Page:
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Daily site interpretation tools for different hierchical levels in a construction project

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Title: Daily site interpretation tools for different hierchical levels in a construction project
Author: Yue, Benjamin Tsan-Pin
Degree Master of Applied Science - MASc
Program Civil Engineering
Copyright Date: 1993
Abstract: This thesis is an extension of Fayek’s work (Fayek 1992) on the automated interpretation of a construction activity’s problems and suggestion of possible corrective actions. It consists of three major parts. First, an extensive field test was undertaken in order to obtain a real data set to test and validate both Fayek’s work and extensions to it. As part of this exercise, an attempt was made to capture the expertise of seasoned construction personnel regarding the selection of corrective actions as a function of problem source and prevailing job site conditions. The original problem source list was extended from seven problem sources to fifteen, and corrective actions for the new sources were identified. The second part of the thesis, which constitutes the core of the work, deals with the formulation of a general, higher-level analysis schema. It includes integrating across all problem sources and corrective actions at the activity level, and the detection of patterns of problems at the trade and overall project levels, along with the suggestion of higher-level corrective actions. One of the challenges confronted in this work is the need to deal with conflicting corrective actions arising from the diagnosis. Several examples are given to illustrate the workings of a prototype. Lastly, the graphical representation of daily site data is partially explored. Construction personnel are often overwhelmed by the amount of data that describes a project. The use of graphics, especially the stacking of different graphs, helps the user to identify patterns of problems and provides insights into causation. Various graphical images are presented, along with suggestions for more complex three dimensional representations.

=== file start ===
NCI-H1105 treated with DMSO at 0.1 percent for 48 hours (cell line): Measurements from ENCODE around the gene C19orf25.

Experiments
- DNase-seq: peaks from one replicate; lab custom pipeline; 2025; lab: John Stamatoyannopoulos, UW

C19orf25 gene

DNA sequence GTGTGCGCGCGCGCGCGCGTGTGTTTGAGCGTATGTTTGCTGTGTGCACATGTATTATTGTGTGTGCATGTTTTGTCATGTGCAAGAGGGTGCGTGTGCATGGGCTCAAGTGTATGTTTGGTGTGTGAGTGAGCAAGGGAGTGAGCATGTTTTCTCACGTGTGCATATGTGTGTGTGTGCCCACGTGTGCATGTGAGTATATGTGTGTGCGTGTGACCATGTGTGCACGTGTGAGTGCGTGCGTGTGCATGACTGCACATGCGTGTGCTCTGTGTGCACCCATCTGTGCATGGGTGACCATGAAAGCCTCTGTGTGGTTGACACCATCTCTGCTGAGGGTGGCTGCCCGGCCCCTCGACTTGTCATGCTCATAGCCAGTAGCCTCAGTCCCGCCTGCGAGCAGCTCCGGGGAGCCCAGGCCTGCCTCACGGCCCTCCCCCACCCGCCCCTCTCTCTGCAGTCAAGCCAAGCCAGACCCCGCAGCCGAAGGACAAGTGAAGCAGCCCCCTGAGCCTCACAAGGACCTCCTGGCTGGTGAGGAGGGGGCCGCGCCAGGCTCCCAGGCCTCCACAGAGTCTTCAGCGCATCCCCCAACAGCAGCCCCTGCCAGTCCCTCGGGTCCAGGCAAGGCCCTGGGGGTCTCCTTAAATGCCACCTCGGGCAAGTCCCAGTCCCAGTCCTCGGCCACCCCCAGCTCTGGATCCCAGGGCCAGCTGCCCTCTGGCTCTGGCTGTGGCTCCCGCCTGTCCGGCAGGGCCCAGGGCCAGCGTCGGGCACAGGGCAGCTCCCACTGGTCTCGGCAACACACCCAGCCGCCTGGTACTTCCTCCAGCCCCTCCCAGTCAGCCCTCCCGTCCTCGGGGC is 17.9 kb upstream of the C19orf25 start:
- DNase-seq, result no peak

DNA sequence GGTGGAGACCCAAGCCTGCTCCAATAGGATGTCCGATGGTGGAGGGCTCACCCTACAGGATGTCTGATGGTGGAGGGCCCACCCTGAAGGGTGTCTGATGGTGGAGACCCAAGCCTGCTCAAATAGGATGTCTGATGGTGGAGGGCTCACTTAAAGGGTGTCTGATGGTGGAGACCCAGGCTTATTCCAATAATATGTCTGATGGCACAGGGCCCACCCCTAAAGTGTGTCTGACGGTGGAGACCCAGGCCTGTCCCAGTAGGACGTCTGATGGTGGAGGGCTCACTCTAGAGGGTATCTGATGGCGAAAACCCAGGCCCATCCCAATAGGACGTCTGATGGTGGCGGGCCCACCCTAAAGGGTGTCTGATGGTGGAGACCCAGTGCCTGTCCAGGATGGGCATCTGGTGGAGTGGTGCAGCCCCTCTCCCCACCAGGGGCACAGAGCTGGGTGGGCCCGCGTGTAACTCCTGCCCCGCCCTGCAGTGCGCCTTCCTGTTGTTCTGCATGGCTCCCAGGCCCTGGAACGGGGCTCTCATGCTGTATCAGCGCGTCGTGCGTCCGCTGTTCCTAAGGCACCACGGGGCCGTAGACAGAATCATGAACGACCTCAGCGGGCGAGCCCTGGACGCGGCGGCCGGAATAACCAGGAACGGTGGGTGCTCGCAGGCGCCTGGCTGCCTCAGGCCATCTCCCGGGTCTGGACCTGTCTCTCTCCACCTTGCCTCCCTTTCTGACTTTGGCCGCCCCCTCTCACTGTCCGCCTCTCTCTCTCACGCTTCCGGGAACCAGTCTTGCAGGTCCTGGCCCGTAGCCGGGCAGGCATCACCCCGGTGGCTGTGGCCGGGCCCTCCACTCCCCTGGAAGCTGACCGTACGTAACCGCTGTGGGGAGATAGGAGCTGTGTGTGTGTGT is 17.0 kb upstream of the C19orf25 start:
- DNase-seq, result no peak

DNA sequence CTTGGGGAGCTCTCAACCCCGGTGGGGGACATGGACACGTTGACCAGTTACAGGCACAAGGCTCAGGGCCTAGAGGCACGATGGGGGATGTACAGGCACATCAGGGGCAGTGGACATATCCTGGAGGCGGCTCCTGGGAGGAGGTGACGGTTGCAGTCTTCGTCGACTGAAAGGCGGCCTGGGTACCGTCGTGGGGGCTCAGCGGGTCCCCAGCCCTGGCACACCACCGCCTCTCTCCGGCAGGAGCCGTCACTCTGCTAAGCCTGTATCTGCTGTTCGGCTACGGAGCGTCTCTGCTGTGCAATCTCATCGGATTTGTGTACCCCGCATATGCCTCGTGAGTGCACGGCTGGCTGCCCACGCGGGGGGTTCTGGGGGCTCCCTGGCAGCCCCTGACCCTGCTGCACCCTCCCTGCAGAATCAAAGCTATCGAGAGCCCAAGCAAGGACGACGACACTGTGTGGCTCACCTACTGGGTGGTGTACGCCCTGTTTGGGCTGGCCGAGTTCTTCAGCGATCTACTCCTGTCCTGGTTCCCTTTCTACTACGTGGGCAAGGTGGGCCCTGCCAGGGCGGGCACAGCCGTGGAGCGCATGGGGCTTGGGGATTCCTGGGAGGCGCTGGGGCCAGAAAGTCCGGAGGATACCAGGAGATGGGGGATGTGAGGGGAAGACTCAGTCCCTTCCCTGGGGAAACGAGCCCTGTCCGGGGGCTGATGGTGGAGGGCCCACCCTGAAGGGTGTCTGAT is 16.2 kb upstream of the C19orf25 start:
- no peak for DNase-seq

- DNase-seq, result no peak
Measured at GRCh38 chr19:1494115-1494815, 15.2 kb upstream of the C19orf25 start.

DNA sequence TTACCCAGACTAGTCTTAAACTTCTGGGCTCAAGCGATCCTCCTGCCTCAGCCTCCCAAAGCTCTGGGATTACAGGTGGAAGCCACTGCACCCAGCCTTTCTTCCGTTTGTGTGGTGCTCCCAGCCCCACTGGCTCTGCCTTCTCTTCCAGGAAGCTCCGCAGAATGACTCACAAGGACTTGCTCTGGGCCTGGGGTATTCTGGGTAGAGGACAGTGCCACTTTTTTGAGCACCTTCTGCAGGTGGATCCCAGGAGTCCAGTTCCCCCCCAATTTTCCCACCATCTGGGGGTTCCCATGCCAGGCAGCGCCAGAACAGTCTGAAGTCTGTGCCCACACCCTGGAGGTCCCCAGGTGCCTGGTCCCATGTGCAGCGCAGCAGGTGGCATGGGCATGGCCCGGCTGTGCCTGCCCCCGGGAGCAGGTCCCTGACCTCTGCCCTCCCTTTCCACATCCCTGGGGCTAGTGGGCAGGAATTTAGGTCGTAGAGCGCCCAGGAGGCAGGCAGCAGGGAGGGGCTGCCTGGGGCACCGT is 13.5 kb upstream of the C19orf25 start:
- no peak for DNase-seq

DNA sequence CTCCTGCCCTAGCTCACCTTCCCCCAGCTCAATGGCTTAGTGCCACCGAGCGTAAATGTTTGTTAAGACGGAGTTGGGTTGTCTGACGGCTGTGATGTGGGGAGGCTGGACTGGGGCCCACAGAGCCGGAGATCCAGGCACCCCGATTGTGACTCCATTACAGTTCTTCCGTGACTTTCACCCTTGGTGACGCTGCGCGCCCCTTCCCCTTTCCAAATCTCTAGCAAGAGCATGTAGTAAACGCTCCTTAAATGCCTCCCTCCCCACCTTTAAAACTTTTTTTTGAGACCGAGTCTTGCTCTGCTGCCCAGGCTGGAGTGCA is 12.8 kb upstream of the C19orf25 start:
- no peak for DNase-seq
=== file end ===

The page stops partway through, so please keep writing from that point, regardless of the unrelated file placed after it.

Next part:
URI: http://hdl.handle.net/2429/4958
Series/Report no. UBC Retrospective Theses Digitization Project [http://www.library.ubc.ca/archives/retro_theses/]

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